Russia commenced 2024 with the biggest air and drone strikes since the beginning of the full-scale invasion, attacking civilians and infrastructure in cities including Kyiv and Kharkiv, as ammunition for Western-provided air defense runs out and debates continue in Washington on whether to provide more.
With inflated expectations on territorial progress and shifted attention to the Israel-Hamas war, international media has largely deemed the ongoing counteroffensive a failure and the war on Ukraine a stalemate. However, contrary to expectations, Ukrainian strikes into the Black Sea and the Russian navy headquarters in Sevastopol have crippled Russian naval efforts in the region and broken the long-standing blockade on Ukrainian trade. As recently as late December, Ukrainian drone and missile strikes hit and destroyed key Russian warships and landing craft in occupied Crimea. Additionally, the Ukrainian military continues to repel Russian forces in cities in the east and south, inflicting unsustainable manpower and equipment attrition on the Russian military.
The dubious framing of the war as a stalemate has become an argument against further Western support for Ukraine and has led some to push for negotiations with the Kremlin. Such narratives discount the substantial successes Ukraine has enjoyed in the Black Sea and ignore that Russian President Vladimir Putin has shown no real indication of moving away from his maximalist war aims for Ukraine and Europe.
What does Ukraine need to succeed in 2024? How did the media narrative of the failed counteroffensive form, and how can Ukraine’s Western allies best maintain international support for continued aid? What is the true danger of accommodating a continuously aggressive Kremlin?
General (ret.) Philip Breedlove
Former Supreme Allied Commander Europe
Ambassador John Herbst
Senior Director, Eurasia Center
Director of Security Programs
Foreign Policy Council “Ukrainian Prism”;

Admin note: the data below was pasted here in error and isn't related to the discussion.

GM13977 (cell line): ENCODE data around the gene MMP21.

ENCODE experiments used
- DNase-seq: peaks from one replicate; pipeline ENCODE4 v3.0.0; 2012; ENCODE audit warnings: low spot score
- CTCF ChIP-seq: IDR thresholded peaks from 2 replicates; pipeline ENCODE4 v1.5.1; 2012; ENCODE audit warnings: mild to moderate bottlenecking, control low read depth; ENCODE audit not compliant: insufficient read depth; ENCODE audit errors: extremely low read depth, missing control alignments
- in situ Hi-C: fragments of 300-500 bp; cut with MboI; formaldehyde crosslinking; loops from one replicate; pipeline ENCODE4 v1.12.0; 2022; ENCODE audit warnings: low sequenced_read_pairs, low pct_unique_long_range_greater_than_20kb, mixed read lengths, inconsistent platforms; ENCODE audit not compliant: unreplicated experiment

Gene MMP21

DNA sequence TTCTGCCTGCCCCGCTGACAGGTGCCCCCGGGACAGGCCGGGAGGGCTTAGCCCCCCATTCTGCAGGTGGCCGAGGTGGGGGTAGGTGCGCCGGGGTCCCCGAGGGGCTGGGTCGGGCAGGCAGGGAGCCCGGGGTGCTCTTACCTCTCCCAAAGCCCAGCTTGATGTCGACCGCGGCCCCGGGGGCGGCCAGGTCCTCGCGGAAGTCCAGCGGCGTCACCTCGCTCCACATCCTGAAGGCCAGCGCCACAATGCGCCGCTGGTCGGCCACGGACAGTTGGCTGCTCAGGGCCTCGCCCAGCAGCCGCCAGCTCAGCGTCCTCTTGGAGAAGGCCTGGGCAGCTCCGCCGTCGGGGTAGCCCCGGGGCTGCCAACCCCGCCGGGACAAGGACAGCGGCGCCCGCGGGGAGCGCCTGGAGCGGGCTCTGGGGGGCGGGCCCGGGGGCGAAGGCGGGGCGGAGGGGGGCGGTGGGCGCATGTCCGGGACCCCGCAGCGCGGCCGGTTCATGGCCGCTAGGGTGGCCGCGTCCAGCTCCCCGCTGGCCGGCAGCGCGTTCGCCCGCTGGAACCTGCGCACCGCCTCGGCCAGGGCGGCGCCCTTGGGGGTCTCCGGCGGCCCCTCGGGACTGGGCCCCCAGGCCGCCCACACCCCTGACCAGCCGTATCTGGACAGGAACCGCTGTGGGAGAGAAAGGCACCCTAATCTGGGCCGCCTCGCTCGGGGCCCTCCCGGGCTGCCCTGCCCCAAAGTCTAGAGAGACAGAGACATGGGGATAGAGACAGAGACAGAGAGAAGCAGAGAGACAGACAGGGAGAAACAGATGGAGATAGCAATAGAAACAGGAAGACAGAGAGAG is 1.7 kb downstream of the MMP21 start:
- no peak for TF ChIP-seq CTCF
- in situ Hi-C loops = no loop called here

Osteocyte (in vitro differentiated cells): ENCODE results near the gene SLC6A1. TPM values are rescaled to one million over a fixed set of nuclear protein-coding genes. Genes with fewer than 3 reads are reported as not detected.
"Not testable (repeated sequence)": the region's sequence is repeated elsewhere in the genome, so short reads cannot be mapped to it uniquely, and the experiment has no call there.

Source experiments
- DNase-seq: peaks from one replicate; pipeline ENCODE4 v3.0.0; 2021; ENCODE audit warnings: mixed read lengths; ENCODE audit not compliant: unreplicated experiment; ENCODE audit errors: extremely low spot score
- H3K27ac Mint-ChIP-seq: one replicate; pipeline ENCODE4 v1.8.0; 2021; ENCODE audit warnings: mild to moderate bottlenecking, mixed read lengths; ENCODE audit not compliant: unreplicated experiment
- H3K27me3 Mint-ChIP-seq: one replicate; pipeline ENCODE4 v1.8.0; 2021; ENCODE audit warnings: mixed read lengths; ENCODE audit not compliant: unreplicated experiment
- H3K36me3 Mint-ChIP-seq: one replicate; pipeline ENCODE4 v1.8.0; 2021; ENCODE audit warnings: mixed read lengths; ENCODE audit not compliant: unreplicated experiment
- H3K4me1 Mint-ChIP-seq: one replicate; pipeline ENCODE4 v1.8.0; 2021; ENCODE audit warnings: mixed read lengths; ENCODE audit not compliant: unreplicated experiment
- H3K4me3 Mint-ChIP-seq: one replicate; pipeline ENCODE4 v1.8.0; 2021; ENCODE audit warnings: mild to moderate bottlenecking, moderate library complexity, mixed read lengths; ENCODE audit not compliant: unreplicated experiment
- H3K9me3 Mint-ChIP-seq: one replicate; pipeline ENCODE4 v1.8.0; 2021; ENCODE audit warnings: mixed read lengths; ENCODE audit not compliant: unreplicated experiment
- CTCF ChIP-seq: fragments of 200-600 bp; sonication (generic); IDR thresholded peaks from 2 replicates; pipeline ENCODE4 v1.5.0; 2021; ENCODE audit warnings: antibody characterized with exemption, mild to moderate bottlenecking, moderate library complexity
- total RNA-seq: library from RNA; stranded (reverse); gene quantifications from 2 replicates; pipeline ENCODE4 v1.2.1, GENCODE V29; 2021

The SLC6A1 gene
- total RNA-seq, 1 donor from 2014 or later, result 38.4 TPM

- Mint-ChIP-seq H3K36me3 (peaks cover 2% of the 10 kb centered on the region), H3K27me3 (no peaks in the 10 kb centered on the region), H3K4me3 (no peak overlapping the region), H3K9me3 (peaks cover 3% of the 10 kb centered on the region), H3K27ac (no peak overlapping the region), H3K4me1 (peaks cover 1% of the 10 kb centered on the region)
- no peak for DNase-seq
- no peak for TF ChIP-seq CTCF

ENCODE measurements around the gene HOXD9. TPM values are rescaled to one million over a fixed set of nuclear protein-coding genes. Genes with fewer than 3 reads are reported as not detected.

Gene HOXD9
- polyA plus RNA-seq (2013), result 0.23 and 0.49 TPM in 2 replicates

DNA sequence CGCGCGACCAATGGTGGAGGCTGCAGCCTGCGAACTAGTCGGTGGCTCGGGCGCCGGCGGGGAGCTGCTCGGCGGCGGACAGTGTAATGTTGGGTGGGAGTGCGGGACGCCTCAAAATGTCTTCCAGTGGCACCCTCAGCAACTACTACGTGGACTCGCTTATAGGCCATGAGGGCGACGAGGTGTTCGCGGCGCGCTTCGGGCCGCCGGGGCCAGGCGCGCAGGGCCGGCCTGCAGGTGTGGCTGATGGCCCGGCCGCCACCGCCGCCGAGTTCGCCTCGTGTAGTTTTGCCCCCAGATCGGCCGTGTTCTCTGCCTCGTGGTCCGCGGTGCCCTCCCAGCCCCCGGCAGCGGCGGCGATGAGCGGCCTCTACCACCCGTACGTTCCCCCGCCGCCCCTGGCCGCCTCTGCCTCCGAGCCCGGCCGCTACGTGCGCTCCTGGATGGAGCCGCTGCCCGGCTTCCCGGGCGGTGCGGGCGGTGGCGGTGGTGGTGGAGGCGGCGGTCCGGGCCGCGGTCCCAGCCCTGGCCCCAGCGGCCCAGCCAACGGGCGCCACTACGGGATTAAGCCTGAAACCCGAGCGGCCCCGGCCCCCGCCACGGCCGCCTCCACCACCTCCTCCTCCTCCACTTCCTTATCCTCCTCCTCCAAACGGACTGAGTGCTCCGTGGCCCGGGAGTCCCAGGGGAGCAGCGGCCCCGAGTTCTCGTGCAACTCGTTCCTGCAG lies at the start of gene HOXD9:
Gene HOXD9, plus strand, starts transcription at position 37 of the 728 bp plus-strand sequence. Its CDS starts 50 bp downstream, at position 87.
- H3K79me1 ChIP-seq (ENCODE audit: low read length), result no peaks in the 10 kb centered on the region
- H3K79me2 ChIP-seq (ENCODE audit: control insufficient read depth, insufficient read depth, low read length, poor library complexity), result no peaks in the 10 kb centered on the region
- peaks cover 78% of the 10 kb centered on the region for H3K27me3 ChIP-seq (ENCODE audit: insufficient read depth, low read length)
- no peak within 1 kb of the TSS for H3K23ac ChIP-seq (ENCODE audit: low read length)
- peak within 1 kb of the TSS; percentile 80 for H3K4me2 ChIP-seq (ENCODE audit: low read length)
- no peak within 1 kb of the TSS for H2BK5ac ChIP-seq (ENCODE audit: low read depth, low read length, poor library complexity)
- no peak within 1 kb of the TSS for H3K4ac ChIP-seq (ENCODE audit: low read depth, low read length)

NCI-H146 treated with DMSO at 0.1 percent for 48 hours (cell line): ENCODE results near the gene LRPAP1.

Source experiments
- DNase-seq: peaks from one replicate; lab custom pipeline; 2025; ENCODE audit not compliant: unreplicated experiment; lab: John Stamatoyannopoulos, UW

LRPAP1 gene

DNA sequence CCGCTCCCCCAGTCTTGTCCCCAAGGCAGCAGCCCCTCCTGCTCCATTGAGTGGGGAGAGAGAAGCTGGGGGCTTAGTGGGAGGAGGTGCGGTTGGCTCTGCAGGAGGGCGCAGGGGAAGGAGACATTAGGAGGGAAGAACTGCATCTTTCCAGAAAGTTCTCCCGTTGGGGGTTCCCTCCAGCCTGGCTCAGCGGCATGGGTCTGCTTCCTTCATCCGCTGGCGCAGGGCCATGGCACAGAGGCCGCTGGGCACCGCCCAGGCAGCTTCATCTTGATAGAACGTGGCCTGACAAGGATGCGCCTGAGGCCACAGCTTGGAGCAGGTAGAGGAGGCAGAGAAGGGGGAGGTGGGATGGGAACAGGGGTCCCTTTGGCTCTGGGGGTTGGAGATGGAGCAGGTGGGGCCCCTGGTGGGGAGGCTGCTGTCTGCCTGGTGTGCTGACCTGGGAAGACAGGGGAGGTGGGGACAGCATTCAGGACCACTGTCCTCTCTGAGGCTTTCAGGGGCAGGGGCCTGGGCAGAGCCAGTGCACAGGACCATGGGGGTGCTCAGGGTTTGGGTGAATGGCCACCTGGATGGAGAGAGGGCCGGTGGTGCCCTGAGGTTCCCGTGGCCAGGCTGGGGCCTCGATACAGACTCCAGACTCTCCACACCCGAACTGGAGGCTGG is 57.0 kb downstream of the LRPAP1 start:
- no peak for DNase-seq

UA: Ukraine Analytica
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Europe in crisis
War in Ukraine
In February 2022, Moscow launched an all-out invasion of Ukraine after a months-long military build-up, threatening the country’s sovereignty and its future. This existential moment for the country follows the 2014 Maidan revolution, a nexus for Ukraine’s Europe-focused foreign policy and reform efforts. The ensuing Russian invasion and occupation of Crimea, aggression in Ukraine’s east, and Kremlin disinformation efforts, cast a shadow over Ukraine’s independence.
UkraineAlert Jan 4, 2024
To defeat Putin in a long war, Ukraine must switch to active defense in 2024
By embracing a strategy of active defense in 2024, Kyiv can achieve the twin goals of preventing any major Russian advances and creating conditions that strongly favor Ukraine in what is increasingly a war of attrition, writes Mykola Bielieskov.
UkraineAlert Jan 2, 2024
Ukraine’s wartime economy is performing surprisingly well
By Anders Åslund
The Ukrainian government is to be congratulated for its considerable accomplishments on the economic front while defending itself against Europe’s largest invasion since World War II, writes Anders Åslund.
UkraineAlert Dec 21, 2023
Putin scents historic victory amid growing signs of Western weakness
By Peter Dickinson
Recent indications of growing Russian confidence in victory over Ukraine owe much more to Western weakness than to the Kremlin’s own military might, writes Peter Dickinson.
The Eurasia Center’s mission is to enhance transatlantic cooperation in promoting policies that strengthen stability, democratic values, and prosperity in Eurasia, from Eastern Europe in the West to the Caucasus, Russia, and Central Asia in the East.
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